Taylor ’s final issue is destined to be stillborn; he charged that the evidence was not sufficient to convict him, despite the fact that his three victims positively identified him as the robber.  It doesn’t take a long course of studying appellate opinions to know that no appellate court is going to second guess a jury with three eyewitness ID’s, so Taylor’s convictions stand.

 

Domestic relations

When a trial court makes a ruling on child custody, a statute requires that the judge set forth her reasons for the decision she makes.  That obligation is at the heart of today’s ruling in Artis v. Jones , in which the trial court had held its nose and awarded custody to the mother.

 

When it came to the choice of parents, it appears to me that the little boy who is the subject of this opinion didn’t exactly hit the lottery.  According to the opinion, both parents had significant drawbacks in the parenting department.  (I’ll let you read the short opinion for the details if you want, but that’s my clear impression.)  Faced with a difficult decision on where to send the unfortunate kid, the court stated at the end of the three-day hearing, “I’ve made a lot of notes . . ..  I’ll go back and review those notes and get a decision out.”  Three months later, the court issued a letter opinion in which it held that the boy’s age (four at the time of the hearing), “the difficult relationship of the mother and father,” and the need for some stability in the boy’s life, required his placement with one parent or the other.  The letter opinion then stated that it had given “primary consideration to the child’s best interest” and had “considered all factors contained in Code Section 20-124.3.”  At that point, Mom got custody and Dad got visitation.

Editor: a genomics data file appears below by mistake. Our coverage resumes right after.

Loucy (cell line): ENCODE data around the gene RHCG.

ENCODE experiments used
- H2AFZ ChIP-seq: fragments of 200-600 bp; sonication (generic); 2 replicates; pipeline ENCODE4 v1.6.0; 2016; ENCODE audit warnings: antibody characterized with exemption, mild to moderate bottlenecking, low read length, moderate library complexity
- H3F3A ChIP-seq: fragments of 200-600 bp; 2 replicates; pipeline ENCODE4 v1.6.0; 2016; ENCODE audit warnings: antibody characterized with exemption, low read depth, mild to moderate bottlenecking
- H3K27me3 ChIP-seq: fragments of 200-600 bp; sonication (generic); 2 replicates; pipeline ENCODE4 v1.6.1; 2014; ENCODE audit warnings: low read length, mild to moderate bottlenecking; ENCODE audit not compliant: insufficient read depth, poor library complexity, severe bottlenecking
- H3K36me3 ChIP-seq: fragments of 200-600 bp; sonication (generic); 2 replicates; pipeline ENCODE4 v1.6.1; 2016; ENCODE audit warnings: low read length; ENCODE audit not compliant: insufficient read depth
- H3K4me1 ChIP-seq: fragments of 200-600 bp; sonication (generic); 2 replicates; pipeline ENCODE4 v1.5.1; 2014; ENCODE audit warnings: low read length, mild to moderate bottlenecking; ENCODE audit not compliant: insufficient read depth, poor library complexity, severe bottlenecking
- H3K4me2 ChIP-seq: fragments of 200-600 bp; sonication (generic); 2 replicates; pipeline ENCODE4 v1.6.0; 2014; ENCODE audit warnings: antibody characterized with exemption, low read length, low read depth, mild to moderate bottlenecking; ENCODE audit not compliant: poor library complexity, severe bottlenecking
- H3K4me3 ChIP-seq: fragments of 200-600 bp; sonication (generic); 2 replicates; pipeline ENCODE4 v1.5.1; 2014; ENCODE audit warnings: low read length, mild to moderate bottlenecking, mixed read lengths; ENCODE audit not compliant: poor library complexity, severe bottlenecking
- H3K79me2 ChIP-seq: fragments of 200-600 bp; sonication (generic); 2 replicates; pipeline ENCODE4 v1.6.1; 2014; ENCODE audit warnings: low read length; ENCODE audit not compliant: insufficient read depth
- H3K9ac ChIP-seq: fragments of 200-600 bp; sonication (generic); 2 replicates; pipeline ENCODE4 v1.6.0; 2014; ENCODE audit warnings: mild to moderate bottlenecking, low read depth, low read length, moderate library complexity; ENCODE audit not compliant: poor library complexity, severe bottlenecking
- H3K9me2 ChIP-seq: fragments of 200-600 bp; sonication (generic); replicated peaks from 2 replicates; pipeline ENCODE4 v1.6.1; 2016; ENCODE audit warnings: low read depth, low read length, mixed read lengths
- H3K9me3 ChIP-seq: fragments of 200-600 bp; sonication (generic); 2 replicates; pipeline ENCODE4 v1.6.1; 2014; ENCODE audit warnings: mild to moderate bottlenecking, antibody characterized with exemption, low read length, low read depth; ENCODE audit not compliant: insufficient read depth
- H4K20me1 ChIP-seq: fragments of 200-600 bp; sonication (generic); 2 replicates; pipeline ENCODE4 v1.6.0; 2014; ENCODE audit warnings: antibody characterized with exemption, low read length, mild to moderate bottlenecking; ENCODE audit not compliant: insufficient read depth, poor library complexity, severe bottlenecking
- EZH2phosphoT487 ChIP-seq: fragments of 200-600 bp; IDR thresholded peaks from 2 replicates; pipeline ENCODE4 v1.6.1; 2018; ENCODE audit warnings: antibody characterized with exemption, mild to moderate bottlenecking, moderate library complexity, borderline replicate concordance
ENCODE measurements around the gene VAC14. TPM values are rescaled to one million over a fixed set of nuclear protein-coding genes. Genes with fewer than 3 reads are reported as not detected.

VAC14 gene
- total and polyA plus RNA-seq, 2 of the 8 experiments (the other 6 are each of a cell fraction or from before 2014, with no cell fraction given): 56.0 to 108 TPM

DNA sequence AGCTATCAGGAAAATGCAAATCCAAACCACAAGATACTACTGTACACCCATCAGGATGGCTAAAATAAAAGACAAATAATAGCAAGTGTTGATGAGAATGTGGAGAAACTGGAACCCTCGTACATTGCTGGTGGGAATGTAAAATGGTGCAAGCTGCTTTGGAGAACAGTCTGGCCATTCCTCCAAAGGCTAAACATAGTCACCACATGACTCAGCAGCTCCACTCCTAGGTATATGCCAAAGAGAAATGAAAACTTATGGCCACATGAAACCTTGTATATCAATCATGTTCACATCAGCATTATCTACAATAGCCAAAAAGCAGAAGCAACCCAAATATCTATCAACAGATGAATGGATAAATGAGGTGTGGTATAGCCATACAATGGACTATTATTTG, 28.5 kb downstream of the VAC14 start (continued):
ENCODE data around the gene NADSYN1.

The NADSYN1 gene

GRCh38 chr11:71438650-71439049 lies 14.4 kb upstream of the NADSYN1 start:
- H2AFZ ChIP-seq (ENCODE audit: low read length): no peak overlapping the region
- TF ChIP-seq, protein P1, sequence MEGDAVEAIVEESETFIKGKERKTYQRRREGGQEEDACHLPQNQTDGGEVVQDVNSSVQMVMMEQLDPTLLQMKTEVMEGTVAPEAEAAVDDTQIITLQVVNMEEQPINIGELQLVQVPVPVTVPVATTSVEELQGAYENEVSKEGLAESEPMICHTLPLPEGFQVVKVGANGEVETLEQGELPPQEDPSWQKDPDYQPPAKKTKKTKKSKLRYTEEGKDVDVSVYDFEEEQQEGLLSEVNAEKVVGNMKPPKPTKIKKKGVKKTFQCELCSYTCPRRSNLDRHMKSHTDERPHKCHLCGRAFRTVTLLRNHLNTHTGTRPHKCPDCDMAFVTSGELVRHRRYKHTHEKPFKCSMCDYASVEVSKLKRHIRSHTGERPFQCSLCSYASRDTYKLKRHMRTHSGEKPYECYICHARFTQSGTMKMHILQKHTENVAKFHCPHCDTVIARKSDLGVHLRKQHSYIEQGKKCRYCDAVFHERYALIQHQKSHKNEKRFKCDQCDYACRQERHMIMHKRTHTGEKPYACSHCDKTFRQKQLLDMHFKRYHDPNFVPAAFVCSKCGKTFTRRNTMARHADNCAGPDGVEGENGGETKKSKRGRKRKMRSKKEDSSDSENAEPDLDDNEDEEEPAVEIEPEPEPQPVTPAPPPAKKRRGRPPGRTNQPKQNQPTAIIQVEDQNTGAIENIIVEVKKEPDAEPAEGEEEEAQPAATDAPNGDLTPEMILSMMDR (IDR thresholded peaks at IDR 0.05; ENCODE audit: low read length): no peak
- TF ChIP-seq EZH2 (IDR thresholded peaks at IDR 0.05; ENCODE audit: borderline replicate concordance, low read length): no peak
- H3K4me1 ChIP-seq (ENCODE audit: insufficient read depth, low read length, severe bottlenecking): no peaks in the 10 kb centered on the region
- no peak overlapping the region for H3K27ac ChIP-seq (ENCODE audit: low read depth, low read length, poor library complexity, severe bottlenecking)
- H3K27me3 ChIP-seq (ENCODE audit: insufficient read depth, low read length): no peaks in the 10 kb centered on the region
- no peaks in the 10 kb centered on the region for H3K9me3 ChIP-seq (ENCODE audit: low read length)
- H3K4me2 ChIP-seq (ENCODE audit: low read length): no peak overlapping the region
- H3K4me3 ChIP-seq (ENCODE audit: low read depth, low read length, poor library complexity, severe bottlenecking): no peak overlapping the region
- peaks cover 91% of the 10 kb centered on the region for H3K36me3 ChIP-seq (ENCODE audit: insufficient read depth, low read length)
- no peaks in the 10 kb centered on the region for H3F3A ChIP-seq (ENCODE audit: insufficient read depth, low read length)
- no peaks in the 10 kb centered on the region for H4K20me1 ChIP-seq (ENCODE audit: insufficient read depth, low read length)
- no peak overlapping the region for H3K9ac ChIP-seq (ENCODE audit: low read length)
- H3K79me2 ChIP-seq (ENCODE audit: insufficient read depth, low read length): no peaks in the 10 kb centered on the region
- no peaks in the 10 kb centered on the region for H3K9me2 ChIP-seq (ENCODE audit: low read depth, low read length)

On appeal, the father asserted that the trial court had not followed the statutory command to “communicate to the parties the basis of the decision either orally or in writing.”  Today, the Court of Appeals agrees, and sends the case back for those specific findings.  It isn’t enough for the trial court to assure the parties, as this court did, that it has considered all the factors; the statute clearly requires it to explain itself (a duty not common to circuit court rulings, where the judge is generally free in other types of cases to give a short ruling and then adjourn court).

 

Since the case is remanded, the appellate court declines to address the father’s sufficiency challenge, in which he essentially argues that the trial judge should have decided the evidence in his favor.  Somehow I doubt that he will eventually prevail on this point, as appellate judges don’t revisit credibility determinations (a point that both appellate jurists and I preach relentlessly; but it isn’t getting through to the consumers).  But for now, the father still has a chance to persuade the trial court of the virtue of his cause.